Like many readers I first came to Kate Rhodes’ work through her London based novels featuring psychologist, Alice Quentin. While I enjoyed these in respect of both plot and character development, there was as much pleasure to be gained from her sensitivity to setting. Already a published poet when Crossbones Yard introduced us to Quentin’s world, Rhodes brought her talents as a wordsmith to bear on the way in which she described the London locations in which the early books in the series were primarily set. There were times when reading her work was like looking at one of Whistler’s remarkable sketches of the Thames’ waterside. Latterly, Rhodes has moved her focus to the Scilly Isles, where DI Ben Kitto, newly returned to his home on Bryher after ten years in the Met’s Murder squad, is trying to come to terms with the loss of his partner in undercover work. Describing the stark beauty of these islands has, if anything, given Rhodes even more scope for her talents and in this, the third book in the series, it is the wild landscape of St Agnes that forms the backdrop for Kitto’s latest investigation.
St Agnes supports a small community, but one which is augmented at certain times of the year both by tourists and visitors from the other islands in the archipelago. Bonfire night is one of the latter occasions, when islanders from the other Scilly communities come over to St Agnes in order to enjoy both bonfire and fireworks. However, before the celebrations can begin, the remnants of another fire are discovered and in them the burnt remains of a man. It transpires that the body is that of Alex Rogan, an incomer married to one of the island women, who is now pregnant with their first child. A Professor of Astronomy, Rogan was drawn to the islands because of the purity of their night skies and to St Agnes in particular, where he hoped to set up an observatory that would allow both important observations to be made while encouraging visitors to an island struggling to keep its economy afloat. At first, despite his Sargent’s reservations, Kitto’s suspicions centre on Jimmy Curwen, a local man suffering from severe psychological damage following a childhood trauma, who is only really happy when surrounded by the island’s wild life. However, a series of threatening messages, written in the little used Cornish language, suggest that whoever is behind the attack is targeting incomers in an attempt to keep the island as it has always been and fighting against any change.
The threats raise a concern in Kitto’s mind for another recent arrival on the island, Naomi Vine. Vine, a sculptor of some renown, has not fitted into the St Agnes’ community as well as Rogan. Her plans to site a series of figures on the westerly beach, reaching out towards the boundary between land and the Atlantic, have been rejected and she is not slow to make her displeasure felt. Whereas the astronomer had worked hard to make friends among the islanders, Vine has stirred up considerable controversy with arguments both for and against. When the artist goes missing, Kitto can only fear the worst.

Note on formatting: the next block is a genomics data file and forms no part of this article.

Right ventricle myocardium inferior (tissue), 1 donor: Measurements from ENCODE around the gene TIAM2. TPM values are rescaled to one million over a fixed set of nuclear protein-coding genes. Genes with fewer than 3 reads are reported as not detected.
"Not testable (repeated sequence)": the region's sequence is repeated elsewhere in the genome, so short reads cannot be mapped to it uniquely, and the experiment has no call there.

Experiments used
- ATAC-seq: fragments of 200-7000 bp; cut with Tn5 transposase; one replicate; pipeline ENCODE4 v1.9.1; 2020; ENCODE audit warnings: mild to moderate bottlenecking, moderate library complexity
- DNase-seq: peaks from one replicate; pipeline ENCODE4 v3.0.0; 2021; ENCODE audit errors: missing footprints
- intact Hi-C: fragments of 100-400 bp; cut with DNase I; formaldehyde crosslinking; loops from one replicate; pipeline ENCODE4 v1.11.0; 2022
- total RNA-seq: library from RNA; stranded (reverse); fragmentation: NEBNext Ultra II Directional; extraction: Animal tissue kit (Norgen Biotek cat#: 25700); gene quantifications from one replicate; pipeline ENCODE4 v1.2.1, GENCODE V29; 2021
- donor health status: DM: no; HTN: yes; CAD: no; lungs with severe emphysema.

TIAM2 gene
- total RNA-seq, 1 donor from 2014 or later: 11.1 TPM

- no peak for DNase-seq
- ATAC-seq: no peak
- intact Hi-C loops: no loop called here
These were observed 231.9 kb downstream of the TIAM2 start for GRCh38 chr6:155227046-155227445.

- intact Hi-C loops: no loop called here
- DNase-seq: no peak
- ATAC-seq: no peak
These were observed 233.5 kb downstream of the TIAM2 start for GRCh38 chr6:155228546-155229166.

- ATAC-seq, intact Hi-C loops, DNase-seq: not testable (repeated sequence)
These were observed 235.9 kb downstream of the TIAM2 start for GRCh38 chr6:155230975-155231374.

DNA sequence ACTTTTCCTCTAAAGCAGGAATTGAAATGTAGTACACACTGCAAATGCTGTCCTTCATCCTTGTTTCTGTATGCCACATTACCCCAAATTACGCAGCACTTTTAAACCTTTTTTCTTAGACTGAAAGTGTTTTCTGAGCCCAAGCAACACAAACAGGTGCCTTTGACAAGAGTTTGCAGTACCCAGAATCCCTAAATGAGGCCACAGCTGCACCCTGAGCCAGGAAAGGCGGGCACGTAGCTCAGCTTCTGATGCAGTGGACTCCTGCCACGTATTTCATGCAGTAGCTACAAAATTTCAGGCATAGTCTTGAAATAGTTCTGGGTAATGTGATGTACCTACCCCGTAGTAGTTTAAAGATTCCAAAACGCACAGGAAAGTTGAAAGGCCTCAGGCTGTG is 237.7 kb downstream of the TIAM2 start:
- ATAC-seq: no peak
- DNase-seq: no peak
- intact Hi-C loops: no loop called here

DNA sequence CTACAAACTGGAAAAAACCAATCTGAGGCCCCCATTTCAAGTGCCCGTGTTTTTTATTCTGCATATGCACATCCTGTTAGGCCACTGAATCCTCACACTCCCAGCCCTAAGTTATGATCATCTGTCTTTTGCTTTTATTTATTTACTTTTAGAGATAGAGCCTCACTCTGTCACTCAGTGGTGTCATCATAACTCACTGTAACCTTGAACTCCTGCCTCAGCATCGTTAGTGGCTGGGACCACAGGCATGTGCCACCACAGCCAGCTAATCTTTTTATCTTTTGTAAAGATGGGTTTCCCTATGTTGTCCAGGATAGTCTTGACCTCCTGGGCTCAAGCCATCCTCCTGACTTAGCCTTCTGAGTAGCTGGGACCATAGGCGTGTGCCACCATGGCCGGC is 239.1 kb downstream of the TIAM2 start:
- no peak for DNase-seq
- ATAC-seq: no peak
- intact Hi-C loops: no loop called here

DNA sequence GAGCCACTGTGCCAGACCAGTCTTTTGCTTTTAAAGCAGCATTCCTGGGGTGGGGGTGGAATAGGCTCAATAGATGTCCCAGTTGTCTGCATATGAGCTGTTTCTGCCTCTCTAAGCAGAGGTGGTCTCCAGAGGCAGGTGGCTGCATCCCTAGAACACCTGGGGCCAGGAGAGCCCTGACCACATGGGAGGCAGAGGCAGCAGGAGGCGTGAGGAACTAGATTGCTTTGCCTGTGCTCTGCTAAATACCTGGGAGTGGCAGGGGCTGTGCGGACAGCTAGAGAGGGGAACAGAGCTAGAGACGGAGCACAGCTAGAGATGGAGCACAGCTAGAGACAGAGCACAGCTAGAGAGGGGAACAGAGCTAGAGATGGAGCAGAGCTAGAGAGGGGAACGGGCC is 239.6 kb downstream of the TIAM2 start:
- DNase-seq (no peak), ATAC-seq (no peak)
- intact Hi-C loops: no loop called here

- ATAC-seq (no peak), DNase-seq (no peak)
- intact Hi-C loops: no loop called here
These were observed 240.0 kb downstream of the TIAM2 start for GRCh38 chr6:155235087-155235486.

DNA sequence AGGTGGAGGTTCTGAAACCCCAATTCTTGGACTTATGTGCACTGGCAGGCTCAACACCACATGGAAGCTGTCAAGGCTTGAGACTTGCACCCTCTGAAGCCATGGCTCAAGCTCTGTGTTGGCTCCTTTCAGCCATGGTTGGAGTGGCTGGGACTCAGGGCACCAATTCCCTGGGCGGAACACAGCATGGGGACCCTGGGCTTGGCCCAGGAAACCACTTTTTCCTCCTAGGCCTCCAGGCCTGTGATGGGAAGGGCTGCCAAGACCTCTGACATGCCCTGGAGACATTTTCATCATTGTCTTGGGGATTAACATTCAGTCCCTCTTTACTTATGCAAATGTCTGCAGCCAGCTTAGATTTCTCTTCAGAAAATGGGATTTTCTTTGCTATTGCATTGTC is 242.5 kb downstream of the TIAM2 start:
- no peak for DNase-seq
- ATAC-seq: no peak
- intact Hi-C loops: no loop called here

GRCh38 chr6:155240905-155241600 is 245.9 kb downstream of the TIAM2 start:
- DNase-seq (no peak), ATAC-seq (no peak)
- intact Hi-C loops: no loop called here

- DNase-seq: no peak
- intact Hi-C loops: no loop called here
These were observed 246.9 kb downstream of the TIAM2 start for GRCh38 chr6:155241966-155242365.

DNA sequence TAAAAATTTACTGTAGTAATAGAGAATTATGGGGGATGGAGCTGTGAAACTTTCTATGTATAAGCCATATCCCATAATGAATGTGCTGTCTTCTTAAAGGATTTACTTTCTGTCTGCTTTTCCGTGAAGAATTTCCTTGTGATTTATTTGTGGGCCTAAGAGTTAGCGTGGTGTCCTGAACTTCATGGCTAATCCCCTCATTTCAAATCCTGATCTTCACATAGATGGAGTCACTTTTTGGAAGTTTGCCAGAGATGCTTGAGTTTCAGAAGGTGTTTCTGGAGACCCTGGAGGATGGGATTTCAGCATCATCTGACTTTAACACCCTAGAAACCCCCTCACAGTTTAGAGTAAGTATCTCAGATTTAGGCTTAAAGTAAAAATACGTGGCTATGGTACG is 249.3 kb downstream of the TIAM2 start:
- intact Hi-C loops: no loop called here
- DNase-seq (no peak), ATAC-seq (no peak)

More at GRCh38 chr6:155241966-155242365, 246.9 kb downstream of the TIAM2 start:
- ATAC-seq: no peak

While the descriptions of St Agnes bring the island vividly to life, they are not the only strong characteristic of the novel. The plot is well thought through with just sufficient indication of where it is going to make the final dénouement completely believable and the characters are persuasively drawn. Furthermore, Rhodes is allowing the recurring characters to develop in a convincing manner. By the book’s conclusion both DS Nickell and DCI Madron, Kitto’s immediate superior, have developed a more realistic appreciation of the DI’s capabilities and of his working methods. Kitto himself has not, perhaps, developed quite so much, although there are signs at the end of the novel that he is beginning to see his long term future in the islands and that his family life is going to become more complex.
Having read a really poorly written and badly plotted crime novel over the weekend, with character development so inconsistent with reality as to make me wonder if the book was eventually going to finish with the words and then I woke up and it was all a dream, Rhodes’ Burnt Island was just the corrective I needed. It reminded me of how good our best crime writers are and that for the majority it is the case that just because they work in genre fiction their narrative talents should not be underestimated.